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The Consistency of Ratings on the Cab-T Executive Functioning Scale as Compared to the Brief

By Briese C. Chapman

Abstract

Executive functioning is an umbrella term used to describe abilities that include self-monitoring, goal-setting, planning, organization, attention, and working memory. Broadband behavior rating scales are commonly used by school psychologists and the instruments often now include an executive functioning scale. It is unknown, however, how these scales, based on a few items, compare to more extensive rating scales that solely measure executive functioning. The current study examined the overall consistency between the executive functioning scale on one broadband instrument to another instrument that assesses multiple areas of executive functioning by having teachers complete both instruments at the same point in time. The comparisons revealed statistically significant correlations, but significantly different mean scores between the executive functioning CAB-T score and the overall BRIEF score. Furthermore, classification consistency (i.e., scores from the two scales are both in the average range or clinically significant range) only occurred approximately two-thirds of the time. Thus, concerns were raised about the use of the scale from the broadband instrument as a general measure of executive functioning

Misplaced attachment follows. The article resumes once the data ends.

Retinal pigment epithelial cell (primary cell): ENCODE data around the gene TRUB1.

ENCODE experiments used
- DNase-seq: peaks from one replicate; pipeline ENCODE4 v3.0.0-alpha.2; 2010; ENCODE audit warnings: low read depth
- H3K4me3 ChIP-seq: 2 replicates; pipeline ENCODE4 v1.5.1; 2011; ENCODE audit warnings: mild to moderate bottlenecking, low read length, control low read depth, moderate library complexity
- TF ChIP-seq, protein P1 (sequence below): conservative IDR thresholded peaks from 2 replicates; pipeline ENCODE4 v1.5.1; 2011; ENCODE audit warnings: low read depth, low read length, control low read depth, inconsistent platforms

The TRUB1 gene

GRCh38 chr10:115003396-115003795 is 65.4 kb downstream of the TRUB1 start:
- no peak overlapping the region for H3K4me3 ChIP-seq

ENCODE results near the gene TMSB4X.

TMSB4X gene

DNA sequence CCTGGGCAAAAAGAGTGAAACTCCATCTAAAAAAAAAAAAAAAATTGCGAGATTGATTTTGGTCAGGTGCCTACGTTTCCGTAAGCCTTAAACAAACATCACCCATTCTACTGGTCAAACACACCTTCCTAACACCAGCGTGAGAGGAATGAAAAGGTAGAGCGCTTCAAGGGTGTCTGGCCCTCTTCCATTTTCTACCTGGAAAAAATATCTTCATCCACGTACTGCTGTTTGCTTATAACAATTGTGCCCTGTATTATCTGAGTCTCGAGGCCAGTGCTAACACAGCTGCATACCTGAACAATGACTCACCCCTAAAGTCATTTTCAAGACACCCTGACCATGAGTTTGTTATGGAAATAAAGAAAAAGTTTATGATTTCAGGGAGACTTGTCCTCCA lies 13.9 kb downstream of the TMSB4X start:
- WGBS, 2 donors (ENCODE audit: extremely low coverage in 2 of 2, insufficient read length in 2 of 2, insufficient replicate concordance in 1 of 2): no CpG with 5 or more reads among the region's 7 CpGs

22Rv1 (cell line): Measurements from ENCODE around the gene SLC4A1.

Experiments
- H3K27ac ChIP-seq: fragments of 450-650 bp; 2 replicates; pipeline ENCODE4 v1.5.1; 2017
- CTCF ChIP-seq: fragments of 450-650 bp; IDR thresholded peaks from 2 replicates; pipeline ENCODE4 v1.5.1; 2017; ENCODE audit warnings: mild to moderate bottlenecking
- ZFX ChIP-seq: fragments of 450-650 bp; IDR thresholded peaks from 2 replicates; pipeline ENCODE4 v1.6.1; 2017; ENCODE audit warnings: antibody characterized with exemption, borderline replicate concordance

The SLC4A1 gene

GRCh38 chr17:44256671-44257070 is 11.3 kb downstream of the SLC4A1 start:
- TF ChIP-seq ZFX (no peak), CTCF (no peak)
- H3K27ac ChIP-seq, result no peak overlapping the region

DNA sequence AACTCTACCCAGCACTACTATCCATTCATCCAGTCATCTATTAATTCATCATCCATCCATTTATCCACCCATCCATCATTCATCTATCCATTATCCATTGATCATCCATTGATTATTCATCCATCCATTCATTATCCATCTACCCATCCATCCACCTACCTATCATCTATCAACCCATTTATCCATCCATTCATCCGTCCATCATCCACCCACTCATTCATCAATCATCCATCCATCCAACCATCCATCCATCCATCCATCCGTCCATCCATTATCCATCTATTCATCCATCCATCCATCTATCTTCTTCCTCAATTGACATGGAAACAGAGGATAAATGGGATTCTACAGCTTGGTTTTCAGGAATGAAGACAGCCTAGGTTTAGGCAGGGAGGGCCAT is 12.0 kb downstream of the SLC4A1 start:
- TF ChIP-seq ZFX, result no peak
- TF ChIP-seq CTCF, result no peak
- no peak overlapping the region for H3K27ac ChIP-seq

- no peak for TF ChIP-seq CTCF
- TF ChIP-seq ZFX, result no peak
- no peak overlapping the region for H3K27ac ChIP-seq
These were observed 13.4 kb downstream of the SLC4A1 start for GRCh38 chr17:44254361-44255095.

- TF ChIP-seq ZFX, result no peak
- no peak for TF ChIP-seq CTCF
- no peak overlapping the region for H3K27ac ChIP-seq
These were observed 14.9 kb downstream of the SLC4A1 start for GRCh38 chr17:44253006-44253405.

Topics: behavior rating scales, BRIEF, school psychologist, Child Psychology, Clinical Psychology, Experimental Analysis of Behavior
Publisher: TopSCHOLAR®
Year: 2016
OAI identifier: oai:digitalcommons.wku.edu:theses-2577
Provided by: TopSCHOLAR

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